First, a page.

In partnership with Guernsey Mind
Many of us tend to feel a bit low at this time of year. It’s dark when we wake up, darker still when the working day is done. Plus, it’s cold, wet and windy outside. It can be difficult to stay motivated and focus on the wellbeing practices we know can help us through the winter months, and sometimes we just feel like hibernating. But how can you tell if what you are feeling actually goes beyond the ‘winter blues’ and into the realms of Seasonal Affective Disorder?
Firstly, it’s important to acknowledge that feeling lethargic and a bit down is common at this time of year, and most people are are able to carry on with everyday life, looking forward to the lighter days ahead.
But, around 2 million people in the UK experience feelings of low mood that last for a long time and start to have a negative impact on their daily routines and relationships. These feelings are more than 'feeling a bit down in winter’ and are recognised as Seasonal Affective Disorder, or SAD, a type of depression that typically hits during the winter months.
SAD can affect anyone, but the risk increases with age and symptoms usually start in adulthood. Research shows that women are four times more likely to be diagnosed with SAD than men and younger people.
The causes of SAD are similar those linked to depression, with additional factors specific to winter SAD which include the lack of daylight hours and issues linked to changes in melatonin and serotonin levels in the body.
There are 10 key signs and symptoms of SAD to look out for:
1. Feeling lethargic and lacking in energy.
2. Having difficulty concentrating.
3. Sleeping more and struggling to get out of bed.
4. Feeling anxious and irritable
.5. Feeling sad and tearful.
6. Feeling guilty or hopeless.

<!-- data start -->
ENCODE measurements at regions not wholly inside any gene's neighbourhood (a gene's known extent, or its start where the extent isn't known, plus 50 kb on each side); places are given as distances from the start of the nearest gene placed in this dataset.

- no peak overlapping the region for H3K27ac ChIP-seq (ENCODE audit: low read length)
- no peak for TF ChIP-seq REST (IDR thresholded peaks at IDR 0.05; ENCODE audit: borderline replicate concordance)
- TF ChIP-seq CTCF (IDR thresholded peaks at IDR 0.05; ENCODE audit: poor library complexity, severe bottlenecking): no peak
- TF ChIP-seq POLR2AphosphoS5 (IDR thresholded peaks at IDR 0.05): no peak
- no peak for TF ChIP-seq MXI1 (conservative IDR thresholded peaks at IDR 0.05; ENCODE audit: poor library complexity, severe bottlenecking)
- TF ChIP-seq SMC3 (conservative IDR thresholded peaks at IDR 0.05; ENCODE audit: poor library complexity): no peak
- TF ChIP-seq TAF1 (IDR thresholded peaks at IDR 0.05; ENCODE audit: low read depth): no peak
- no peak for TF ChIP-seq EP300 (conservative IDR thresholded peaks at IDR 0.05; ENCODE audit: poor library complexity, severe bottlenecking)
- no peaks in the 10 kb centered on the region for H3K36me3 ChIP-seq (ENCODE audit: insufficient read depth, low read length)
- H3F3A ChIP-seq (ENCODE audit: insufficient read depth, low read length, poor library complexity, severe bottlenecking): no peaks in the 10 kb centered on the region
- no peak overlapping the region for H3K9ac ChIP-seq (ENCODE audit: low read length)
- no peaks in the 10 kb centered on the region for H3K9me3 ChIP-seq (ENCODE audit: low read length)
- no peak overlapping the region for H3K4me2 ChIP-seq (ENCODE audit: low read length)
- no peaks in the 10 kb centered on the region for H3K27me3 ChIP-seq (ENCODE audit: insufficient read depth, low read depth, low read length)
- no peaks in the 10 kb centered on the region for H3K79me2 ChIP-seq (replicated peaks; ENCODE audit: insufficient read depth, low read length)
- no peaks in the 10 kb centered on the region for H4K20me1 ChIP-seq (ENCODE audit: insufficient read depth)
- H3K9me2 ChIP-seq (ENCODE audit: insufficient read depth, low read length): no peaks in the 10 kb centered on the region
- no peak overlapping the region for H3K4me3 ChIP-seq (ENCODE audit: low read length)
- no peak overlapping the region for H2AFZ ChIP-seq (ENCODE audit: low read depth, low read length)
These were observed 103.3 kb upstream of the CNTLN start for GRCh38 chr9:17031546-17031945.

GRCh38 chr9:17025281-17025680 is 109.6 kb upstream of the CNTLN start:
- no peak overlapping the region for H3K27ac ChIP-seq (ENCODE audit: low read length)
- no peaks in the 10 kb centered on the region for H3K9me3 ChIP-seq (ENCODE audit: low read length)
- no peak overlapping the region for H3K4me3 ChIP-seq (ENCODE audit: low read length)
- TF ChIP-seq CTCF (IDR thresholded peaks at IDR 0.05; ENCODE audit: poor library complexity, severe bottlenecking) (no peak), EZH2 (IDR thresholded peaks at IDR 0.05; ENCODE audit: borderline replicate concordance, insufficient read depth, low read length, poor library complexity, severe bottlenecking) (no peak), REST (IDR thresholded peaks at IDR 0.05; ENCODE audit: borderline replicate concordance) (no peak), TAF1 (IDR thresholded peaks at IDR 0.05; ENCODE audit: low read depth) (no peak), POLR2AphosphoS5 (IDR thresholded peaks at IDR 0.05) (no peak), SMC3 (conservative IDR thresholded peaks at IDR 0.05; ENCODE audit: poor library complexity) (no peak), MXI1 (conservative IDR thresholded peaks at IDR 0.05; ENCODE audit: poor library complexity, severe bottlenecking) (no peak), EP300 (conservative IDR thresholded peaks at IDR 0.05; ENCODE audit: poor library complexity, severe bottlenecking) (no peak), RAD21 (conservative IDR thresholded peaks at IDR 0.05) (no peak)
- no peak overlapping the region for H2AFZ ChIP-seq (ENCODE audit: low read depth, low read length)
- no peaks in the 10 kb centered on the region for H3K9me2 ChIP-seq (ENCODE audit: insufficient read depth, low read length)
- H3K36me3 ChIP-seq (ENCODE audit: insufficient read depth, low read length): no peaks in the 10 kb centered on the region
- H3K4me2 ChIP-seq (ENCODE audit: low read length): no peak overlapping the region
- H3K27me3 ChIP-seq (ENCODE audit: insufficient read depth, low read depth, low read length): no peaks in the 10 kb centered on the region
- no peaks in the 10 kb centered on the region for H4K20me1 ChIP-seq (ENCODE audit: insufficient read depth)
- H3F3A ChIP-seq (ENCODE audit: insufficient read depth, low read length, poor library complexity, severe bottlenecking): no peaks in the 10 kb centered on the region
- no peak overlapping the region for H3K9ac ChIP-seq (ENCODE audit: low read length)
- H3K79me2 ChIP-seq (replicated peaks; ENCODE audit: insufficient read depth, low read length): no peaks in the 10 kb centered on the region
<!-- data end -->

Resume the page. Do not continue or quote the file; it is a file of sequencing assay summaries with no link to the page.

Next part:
7. Not wanting to see people.
8. Experiencing changes in appetite and overeating.
9. Being more prone to colds, infections and other illnesses.
10. Losing interest in sex or physical contact.
You may also experience other symptoms of depression, and the symptoms can vary from person to person.
‘It’s like having your own portable black cloud’ is how one person described the experience to MIND.
Another explained ‘I just can't stay awake and the thought of having to go out, stay awake, make conversation. I just can't do it.’
The good news is that there are ways you can ease the symptoms of SAD, with various treatment options out there. Here are just some of the ways you can seek support.
Light therapy is a relatively new treatment option which in its simplest form replaces sunlight with an artificial light source. It comes in many forms, from light boxes and lamps to alarm clocks that emit light to stimulate dawn. If you decide to try light therapy, Mind suggests discussing this with your doctor who can advise on whether it's suitable for you to try.
SAD is a form of depression and there are many therapeutic interventions and coping strategies that can be effective in treating depression. Healthy Minds is a local organisation that helps locals to develop a 'toolbox' of coping strategies to help with mild to moderate depression, including talking therapies and Cognitive Behavioural Therapy techniques. You can self-refer or access the service via your GP.
Many of us are deficient in B Vitamins, which are known to play an important role in mood regulation and energy levels. Vitamin D, also know as the sunshine vitamin, is also in short supply during the winter months. In fact, health guidance from the States of Guernsey recommends that we all take Vitamin D3 supplements during the winter months and try to get outdoors for a minimum of 20 minutes every day to make up for the lack of direct sunlight from October through to April.
If self help isn't easing your symptoms, explain your symptoms to your doctor and they will be able to recommend the best way forward for you. This may include medication or referral to specialist services.
If you are supporting a friend or family member who is experiencing SAD, let them know you are there for them and encourage them to seek help. It can be difficult to understand how someone else is feeling, but by being sensitive to their needs and remaining non-judgemental you can provide them with the emotional support they need to reach out. SAD can make people feel very isolated, so try to stay in touch - but don’t forget to look after your own mental wellbeing too.
If you have concerns about your mental health, reach out to your GP or get in touch with Guernsey Mind for details of support and services you can access locally.
You might also want to take a look at Where to Find Mental Health Support in Guernsey.